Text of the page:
According to the IRS: Estate Tax is a tax on your right to transfer property at your death. Due to what might be owed at your death, the government realized that estates comprised mostly of small businesses, farms, and ranches could face ruin after the death of the owner. So, in 1997 Section 2032A of the tax code was established to create an automatic reduction in the value of these “qualified” small businesses in an attempt to remedy a collapse of the so-called heartbeat of America. The maximum reduction in value at the time was $750,000. Adjusted for inflation, the reduction amount is now $1.18 million. Sounds great, right?
Not really. Suppose you have a ranch worth $3 million when considered as an operating ranch. However, you could sell this ranch to an outsider for $10 million. This is called the “fair market value” of the property. The IRS uses the fair market value to calculate your gross estate and taxes. If the property qualified for the Section 2032A deduction, which by the way, has some pretty stringent rules, that $1.18 million deduction would be subtracted from the $10 million, not $3 million. The bottom line: the reduction isn’t much help to the cash poor farmer or rancher or small business owner.
Economic Analyst Megan Nelson wrote a great piece on why this happened. The problem with the current rules is simple math. Since the time of its creation in 1997 to 2019, the Section 2032A reduction amount has only increased by 55%. In stark contrast, the USDA’s National Agriculture Statistics Service estimate cropland values have increased by 223% and agriculture land values have increased 241%. It’s clear that this “generous” deduction is not so generous simply due to the fact it has not kept pace with real inflation.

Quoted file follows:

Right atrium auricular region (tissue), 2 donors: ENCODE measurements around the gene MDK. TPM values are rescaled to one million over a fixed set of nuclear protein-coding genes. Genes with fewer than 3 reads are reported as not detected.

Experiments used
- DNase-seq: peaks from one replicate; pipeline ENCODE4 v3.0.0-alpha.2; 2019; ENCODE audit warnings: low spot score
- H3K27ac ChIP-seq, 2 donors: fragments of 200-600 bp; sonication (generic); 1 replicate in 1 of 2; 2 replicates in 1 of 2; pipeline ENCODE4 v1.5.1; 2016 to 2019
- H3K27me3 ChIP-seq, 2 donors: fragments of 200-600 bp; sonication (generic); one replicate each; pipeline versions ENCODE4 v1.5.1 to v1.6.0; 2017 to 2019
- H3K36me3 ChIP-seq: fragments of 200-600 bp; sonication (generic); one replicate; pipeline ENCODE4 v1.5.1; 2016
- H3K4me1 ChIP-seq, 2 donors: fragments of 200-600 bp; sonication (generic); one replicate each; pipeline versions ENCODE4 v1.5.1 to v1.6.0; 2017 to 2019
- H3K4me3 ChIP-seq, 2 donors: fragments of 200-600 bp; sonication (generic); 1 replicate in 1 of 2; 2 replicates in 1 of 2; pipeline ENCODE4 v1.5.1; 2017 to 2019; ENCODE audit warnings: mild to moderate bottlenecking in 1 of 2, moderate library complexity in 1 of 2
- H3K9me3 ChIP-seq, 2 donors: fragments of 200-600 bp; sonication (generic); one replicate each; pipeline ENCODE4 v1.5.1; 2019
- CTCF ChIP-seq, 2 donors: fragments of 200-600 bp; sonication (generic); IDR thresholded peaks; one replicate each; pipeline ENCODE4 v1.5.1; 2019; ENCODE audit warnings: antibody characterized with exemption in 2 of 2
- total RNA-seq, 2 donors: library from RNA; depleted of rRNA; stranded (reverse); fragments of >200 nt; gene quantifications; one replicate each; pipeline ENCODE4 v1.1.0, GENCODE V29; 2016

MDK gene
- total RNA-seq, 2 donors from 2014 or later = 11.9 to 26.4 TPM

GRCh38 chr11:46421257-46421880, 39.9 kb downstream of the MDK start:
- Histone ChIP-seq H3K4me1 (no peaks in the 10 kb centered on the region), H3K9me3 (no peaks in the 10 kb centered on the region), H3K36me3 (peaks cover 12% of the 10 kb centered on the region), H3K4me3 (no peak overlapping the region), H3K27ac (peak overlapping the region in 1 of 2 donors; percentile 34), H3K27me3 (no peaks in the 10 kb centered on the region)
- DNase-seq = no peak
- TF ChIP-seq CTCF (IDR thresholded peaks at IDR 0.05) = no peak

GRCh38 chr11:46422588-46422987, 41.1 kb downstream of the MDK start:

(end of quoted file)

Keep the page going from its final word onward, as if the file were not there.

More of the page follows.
You may be thinking…What about the overall estate tax exemption amounts? Under the 2016 Tax Reform, this $1.18-million exemption is very generous. The problem is that it isn’t permanent. When Tax Reform ends in 2026 or earlier due to change in legislation, this amount will at best be cut in half. This would create over a $1 million in taxes upon the death of the ranch owner in our example.
The biggest problem is that most farmers and ranchers have no idea they have a problem. They are under the assumption their family can use “Ag-Value.” A $1 million tax bill would prove crushing to most of them.
There is a silver lining—your plan doesn’t have to be to “wait and see…and pay.” There are plenty of planning options to help you create your own reduction and not have to rely on the government. The key is to get help - the right help. This isn’t an ordinary doctor’s visit. You need a specialist—a farm and ranch estate specialist. Learn more at www.kennedy-financial.com.